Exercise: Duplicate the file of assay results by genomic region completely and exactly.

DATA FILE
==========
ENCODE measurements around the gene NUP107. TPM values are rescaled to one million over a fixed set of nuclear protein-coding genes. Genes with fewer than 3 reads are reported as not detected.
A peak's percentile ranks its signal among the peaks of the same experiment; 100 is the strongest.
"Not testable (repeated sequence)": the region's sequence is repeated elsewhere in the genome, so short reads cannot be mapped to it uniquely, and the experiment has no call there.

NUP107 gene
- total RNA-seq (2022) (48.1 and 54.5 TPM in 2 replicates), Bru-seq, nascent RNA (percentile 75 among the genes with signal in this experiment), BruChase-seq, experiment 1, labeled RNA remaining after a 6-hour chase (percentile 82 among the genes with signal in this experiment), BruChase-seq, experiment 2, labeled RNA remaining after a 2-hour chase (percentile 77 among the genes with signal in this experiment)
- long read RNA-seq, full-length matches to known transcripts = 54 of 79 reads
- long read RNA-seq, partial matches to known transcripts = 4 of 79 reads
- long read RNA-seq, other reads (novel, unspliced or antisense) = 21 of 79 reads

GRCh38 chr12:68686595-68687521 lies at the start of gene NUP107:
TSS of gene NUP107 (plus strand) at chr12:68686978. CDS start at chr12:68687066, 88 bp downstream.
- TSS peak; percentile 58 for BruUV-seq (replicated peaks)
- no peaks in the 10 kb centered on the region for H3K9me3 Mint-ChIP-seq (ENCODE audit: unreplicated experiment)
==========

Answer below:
ENCODE measurements around the gene NUP107. TPM values are rescaled to one million over a fixed set of nuclear protein-coding genes. Genes with fewer than 3 reads are reported as not detected.
A peak's percentile ranks its signal among the peaks of the same experiment; 100 is the strongest.
"Not testable (repeated sequence)": the region's sequence is repeated elsewhere in the genome, so short reads cannot be mapped to it uniquely, and the experiment has no call there.

NUP107 gene
- total RNA-seq (2022) (48.1 and 54.5 TPM in 2 replicates), Bru-seq, nascent RNA (percentile 75 among the genes with signal in this experiment), BruChase-seq, experiment 1, labeled RNA remaining after a 6-hour chase (percentile 82 among the genes with signal in this experiment), BruChase-seq, experiment 2, labeled RNA remaining after a 2-hour chase (percentile 77 among the genes with signal in this experiment)
- long read RNA-seq, full-length matches to known transcripts = 54 of 79 reads
- long read RNA-seq, partial matches to known transcripts = 4 of 79 reads
- long read RNA-seq, other reads (novel, unspliced or antisense) = 21 of 79 reads

GRCh38 chr12:68686595-68687521 lies at the start of gene NUP107:
TSS of gene NUP107 (plus strand) at chr12:68686978. CDS start at chr12:68687066, 88 bp downstream.
- TSS peak; percentile 58 for BruUV-seq (replicated peaks)
- no peaks in the 10 kb centered on the region for H3K9me3 Mint-ChIP-seq (ENCODE audit: unreplicated experiment)